He looked to be sleeping. With great effort, Neve shoved the lid off the coffin and bent down, trying to find the right angle. She grimaced, then placed a kiss on his lips. She felt no response, pulled a face, and deepened the kiss. Finally he stirred, and reach up to pull her closer.

Neve wriggled out of his grasp.

“Blanche?” he said.


“Oh. It’s you.”

“It’s me,” Neve said. “A thank you would be nice.”

“For what?”

“Rescuing you,” Neve shrugged.

“Where’s Blanche?”

“Waiting outside the forest,” Neve explained. “Did you find it?”

Prince nodded. He sat up, reached down, and pulled off his boot. “I didn’t think they would look for it here.”

He shook the boot, and out popped the shining red Heart of the Huntsman. Neve scooped it up. It glistened in the light.

“We have to get this to the Queen.”

“I know that,” Neve said. “Why do you think I’m here?”

She helped him out of the coffin.

“We’ll never make it out of here without them catching us,” Prince said.

“Don’t be such a pessimist,” Neve said.

“I’m not,” Prince said with a frown. “They’ve got the whole place under eyes. They probably just let you get away so that you could find the heart.”

“Damn,” Neve said. “You’re right.”

“What should we do?” Prince said.

“Perhaps I can help,” another voice said.

Neve spun around. A silver stag stepped from behind a tree, large, soft eyes blinking at her.

“Why would you help us?” Neve said suspiciously.

“Because I want the dwarves out of this forest as much as you do,” the stag said. “They’re always digging and singing. And they cannot hold a tune.”

Prince glared at the stag mistrustfully. “You’re a denizen of the Enchanted Forest. How do we know you’re not working for the dwarves?”

“We have to trust him,” Neve told Prince softly. “We don’t have a choice.”

“I don’t think this is a good idea,” Prince said. “It is too powerful and dangerous to entrust to anyone…” he gave a sidelong glance at the stag, “or anything else.”

She wrapped up the Huntsman’s Heart in a her cloak and set it in the stag’s antlers.

“Take this to my sister Blanche. She waits at the northern edge of the forest.”

“How will I know her?” the stag asked.

“Easy,” Neve smiled. “She looks exactly like me.”

The stag nodded and bounded into the trees, leaving Neve and Prince alone in the center of the Enchanted Forest.

“We have to find our own way out,” Neve said.

“Wait,” Prince said.

He scraped some of the crystal off, placing the powder in his handkerchief.

“Just in case,” he told Neve.

Neve was impressed with his foresight, but didn’t want to inflate his ego. “Fine, fine, just hurry up.”

Prince finished up and tied the handkerchief up. He put it in his jacket.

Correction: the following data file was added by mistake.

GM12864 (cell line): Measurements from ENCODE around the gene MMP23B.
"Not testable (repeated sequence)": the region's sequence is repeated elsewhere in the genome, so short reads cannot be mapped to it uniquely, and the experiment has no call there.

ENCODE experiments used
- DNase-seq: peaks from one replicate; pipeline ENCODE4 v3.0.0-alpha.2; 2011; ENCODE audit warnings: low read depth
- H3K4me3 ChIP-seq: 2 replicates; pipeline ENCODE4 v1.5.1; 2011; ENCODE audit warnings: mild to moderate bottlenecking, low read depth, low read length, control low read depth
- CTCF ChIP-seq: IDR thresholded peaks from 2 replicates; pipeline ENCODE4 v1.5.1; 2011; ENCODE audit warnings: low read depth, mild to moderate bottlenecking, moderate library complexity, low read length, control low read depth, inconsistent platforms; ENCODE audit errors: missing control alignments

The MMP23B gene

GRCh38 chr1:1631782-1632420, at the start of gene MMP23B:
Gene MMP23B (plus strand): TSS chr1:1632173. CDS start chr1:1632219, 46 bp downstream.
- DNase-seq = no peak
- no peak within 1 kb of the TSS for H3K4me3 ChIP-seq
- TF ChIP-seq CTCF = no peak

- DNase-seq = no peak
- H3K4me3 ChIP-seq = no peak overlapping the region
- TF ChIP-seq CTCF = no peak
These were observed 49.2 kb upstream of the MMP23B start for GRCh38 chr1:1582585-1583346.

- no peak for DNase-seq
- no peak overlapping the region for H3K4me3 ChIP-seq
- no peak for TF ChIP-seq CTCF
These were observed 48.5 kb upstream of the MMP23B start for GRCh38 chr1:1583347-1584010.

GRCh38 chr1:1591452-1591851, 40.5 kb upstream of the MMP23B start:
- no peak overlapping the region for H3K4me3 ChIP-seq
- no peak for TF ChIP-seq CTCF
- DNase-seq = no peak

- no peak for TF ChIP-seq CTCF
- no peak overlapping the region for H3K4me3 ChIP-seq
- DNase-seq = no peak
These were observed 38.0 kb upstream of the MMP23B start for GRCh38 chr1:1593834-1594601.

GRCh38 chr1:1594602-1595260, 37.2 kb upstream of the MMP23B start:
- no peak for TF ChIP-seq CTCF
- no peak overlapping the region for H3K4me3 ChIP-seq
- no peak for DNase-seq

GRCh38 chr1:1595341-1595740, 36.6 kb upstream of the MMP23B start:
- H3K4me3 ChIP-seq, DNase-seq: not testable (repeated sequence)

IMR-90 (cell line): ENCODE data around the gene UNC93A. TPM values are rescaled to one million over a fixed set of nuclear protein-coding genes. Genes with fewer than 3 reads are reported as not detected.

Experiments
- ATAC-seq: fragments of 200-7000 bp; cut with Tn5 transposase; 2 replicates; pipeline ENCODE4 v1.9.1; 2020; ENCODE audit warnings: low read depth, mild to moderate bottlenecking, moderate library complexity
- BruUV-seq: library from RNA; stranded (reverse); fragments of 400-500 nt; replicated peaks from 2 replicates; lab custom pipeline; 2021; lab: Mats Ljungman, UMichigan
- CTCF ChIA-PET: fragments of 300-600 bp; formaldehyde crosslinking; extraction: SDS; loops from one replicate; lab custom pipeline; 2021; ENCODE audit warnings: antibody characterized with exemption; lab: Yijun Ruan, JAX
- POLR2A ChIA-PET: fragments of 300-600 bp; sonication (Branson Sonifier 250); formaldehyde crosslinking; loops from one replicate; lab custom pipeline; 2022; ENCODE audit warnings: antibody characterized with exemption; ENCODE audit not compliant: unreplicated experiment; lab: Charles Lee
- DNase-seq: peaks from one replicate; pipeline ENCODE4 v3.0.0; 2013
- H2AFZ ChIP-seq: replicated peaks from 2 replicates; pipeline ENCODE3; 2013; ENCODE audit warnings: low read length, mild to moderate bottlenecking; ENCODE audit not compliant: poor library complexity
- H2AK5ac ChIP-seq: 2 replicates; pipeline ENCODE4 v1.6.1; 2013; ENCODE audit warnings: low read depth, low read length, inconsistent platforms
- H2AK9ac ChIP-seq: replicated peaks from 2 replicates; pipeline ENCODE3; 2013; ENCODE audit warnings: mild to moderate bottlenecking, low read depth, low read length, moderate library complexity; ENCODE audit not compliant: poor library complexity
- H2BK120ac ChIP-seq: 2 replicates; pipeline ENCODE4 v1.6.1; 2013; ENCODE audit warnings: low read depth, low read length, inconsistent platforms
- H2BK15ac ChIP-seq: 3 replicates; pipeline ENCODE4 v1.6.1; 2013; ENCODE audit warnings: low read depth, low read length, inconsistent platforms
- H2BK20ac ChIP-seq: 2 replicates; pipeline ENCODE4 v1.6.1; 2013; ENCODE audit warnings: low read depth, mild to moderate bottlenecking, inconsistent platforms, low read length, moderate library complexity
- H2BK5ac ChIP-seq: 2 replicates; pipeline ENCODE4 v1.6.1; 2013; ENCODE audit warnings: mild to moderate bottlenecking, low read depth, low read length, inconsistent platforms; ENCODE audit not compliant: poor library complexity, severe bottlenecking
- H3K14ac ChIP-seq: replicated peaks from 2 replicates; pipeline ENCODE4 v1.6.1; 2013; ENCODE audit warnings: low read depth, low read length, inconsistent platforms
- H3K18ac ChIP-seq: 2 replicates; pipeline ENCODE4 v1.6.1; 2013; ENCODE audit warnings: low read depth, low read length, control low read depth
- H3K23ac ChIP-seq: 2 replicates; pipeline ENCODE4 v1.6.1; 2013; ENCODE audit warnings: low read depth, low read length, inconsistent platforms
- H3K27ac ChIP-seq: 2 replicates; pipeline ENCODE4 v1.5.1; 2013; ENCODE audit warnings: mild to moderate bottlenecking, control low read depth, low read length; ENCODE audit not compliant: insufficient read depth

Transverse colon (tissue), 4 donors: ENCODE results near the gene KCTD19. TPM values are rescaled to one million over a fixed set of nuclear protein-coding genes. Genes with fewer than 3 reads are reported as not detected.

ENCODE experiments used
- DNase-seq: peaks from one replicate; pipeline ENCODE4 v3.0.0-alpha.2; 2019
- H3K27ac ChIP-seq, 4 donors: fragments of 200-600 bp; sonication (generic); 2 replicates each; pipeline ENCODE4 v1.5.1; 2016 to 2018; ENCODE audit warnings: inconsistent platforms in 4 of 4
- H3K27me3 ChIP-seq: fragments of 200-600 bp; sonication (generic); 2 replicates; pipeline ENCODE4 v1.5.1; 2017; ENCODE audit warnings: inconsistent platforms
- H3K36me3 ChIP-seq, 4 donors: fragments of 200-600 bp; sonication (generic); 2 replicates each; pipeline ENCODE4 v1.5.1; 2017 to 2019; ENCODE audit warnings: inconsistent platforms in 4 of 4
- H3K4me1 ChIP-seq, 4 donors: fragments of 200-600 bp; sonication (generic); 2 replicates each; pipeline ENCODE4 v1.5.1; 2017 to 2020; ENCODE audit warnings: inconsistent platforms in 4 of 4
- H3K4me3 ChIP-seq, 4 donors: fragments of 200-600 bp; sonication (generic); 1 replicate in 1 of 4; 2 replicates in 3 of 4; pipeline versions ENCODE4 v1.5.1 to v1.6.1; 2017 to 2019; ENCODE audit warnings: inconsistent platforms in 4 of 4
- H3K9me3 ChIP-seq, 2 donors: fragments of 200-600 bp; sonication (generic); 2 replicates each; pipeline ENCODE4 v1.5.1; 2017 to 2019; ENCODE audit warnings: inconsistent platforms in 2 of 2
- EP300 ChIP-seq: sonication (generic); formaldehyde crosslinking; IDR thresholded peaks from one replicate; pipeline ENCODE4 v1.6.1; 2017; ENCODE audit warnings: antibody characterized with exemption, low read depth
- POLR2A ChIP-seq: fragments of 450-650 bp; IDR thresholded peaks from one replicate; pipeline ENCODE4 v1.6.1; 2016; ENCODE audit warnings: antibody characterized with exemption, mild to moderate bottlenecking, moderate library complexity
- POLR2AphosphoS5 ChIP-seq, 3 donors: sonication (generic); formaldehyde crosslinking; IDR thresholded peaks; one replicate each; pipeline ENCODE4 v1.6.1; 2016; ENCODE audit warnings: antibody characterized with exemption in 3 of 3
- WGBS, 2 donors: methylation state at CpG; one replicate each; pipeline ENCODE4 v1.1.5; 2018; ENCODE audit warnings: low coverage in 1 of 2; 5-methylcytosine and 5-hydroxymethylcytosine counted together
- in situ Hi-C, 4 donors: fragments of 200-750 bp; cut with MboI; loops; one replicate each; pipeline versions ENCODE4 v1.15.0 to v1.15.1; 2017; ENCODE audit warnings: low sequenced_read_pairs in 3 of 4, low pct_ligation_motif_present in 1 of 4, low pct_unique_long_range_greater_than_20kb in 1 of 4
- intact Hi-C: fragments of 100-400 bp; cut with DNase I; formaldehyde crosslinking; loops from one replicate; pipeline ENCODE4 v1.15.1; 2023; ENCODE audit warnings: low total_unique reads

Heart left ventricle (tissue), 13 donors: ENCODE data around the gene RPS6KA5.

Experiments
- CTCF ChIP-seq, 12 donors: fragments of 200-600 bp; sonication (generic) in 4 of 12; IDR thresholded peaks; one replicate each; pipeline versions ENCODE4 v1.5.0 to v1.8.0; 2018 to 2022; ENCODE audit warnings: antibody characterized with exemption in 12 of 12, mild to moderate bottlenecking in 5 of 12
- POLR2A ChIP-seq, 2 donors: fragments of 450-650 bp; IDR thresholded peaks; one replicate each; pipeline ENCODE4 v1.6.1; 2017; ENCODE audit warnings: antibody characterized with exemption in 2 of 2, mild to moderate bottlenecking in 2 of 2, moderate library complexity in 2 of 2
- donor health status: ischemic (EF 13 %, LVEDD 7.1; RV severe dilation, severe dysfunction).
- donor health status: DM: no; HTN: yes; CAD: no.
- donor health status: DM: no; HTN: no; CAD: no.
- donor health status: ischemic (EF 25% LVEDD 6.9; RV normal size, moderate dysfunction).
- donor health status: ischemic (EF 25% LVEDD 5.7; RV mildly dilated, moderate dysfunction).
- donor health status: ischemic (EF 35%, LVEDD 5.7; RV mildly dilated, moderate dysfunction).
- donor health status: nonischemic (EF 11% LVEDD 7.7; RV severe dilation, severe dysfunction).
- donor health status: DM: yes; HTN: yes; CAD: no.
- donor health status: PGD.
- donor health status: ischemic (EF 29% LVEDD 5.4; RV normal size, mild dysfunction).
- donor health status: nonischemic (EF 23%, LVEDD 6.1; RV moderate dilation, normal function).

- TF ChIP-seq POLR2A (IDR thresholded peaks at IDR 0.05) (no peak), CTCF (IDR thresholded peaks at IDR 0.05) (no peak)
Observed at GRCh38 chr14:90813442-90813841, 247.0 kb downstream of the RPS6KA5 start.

“Which way?” he asked.

Neve nodded. Prince followed her. They slipped through the trees, towards the edge of the forest. Neve froze.

“What was that?”

“What was what?”

That!” Neve whispered.

Gruff voices came through from somewhere, faintly but growing louder. Neve couldn’t pinpoint the exact direction they were coming from.

“What should we do?” Prince said, eyes panic.

The dwarves came upon them at that moment.

“You two!” Doc said, pointing a finger at them. “Don’t move!”

“You go that way,” Prince said at once. “I’ll go this way. One of us has to find the stag, make it out of the Enchanted Forest, and get to Blanche.”

Neve rolled her eyes. “It’s too late. They have us.”

“Why are you so calm?” Prince hissed.

“I have a plan,” Neve winked.

“Are you going to let me in on it?” Prince said. “Or do I have to guess?”

“You two! Stop conspiring at once!” Doc ordered.

“You don’t have a monopoly on conspiracy,” Neve said.

The dwarves walked forward, pickaxes at the ready.

“What do we do?” Prince muttered nervously.

“Give them what they want,” Neve said. She raised her voice to call to the dwarves. “Fine. We’ll give you the heart. But you have to promise you’ll let us go.”

“We don’t make deals with tyrants,” one of the dwarves said.

“And I don’t make deals with conniving midgets,” Neve said, tossing them something bright red.

It distracted the dwarves from her insult as it flew through the air; all the dwarves’ eyes fixed on it. They hovered under it as it arced down, hands out at the ready. It hit Doc squarely on the nose and bounced down onto the ground. It was an apple.

The dwarves blinked, then turned to Neve and Prince in shock.

“Now!” Neve shouted at Prince.

He took the powder from the crystal coffin and tossed it in the faces of the surprised dwarves. One by one, they sank down and began snoring. Neve and Prince stood there and watched them.

“They could wake up any moment,” Neve mentioned conversationally. “We should probably start running now.”

They made good time through the trees. At the edge of the Enchanted Forest, a silver blur joined them. Neve thanked it and relieved it of its burden. Then she and Prince continued. Where the trees ended, the spitting image of Neve waited with two horses. The second girl’s face lit up when she saw them, and she waved. Prince ran to her and embraced her. Neve rolled her eyes.

“The dwarves could still wake up any moment,” she said, brushing by her twin and her twin’s true love.

“Do you have it?” Blanche asked.

Neve held out the Huntsman’s Heart.

“Now we have a chance,” Blanche said, her eyes wide.

“We do indeed,” Neve said, her own heart filled with purpose and pride, and new hope of ridding the kingdom of the troublesome dwarves.